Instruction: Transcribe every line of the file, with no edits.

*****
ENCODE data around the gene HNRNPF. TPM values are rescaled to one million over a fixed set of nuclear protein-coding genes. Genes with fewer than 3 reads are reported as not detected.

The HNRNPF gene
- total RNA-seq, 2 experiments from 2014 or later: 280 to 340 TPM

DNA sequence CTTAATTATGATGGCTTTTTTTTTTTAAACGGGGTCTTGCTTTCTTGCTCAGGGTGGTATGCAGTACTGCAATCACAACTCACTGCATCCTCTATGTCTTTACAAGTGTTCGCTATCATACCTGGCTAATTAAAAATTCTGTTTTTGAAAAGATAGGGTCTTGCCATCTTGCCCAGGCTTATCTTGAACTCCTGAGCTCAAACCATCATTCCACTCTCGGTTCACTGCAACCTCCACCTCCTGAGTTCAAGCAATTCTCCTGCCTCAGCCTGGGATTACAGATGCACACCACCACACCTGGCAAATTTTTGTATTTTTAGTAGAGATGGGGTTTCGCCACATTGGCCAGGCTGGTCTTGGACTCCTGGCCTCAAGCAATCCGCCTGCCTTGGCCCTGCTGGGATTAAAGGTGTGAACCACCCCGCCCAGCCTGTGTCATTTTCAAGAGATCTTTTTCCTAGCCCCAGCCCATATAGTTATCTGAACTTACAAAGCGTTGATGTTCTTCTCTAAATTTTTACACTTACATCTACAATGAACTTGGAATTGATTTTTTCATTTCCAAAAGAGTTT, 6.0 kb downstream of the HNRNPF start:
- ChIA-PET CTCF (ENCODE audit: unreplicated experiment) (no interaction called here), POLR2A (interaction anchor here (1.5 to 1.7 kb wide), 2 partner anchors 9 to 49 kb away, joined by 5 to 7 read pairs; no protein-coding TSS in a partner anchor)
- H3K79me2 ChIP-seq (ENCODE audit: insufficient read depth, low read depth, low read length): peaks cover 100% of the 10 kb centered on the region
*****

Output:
ENCODE data around the gene HNRNPF. TPM values are rescaled to one million over a fixed set of nuclear protein-coding genes. Genes with fewer than 3 reads are reported as not detected.

The HNRNPF gene
- total RNA-seq, 2 experiments from 2014 or later: 280 to 340 TPM

DNA sequence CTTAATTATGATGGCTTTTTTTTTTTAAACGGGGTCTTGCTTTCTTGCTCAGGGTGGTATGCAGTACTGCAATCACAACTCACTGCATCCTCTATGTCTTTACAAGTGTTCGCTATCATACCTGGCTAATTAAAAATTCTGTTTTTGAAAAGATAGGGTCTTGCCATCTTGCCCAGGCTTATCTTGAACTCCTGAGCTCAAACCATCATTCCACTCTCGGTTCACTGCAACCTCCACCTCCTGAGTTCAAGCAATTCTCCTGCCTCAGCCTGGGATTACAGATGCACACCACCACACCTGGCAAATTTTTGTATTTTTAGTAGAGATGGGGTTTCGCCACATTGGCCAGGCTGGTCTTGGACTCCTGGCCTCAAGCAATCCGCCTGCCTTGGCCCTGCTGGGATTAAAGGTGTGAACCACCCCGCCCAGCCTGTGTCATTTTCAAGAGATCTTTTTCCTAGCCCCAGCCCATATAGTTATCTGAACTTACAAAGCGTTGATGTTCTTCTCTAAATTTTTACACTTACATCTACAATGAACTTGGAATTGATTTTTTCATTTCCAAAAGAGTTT, 6.0 kb downstream of the HNRNPF start:
- ChIA-PET CTCF (ENCODE audit: unreplicated experiment) (no interaction called here), POLR2A (interaction anchor here (1.5 to 1.7 kb wide), 2 partner anchors 9 to 49 kb away, joined by 5 to 7 read pairs; no protein-coding TSS in a partner anchor)
- H3K79me2 ChIP-seq (ENCODE audit: insufficient read depth, low read depth, low read length): peaks cover 100% of the 10 kb centered on the region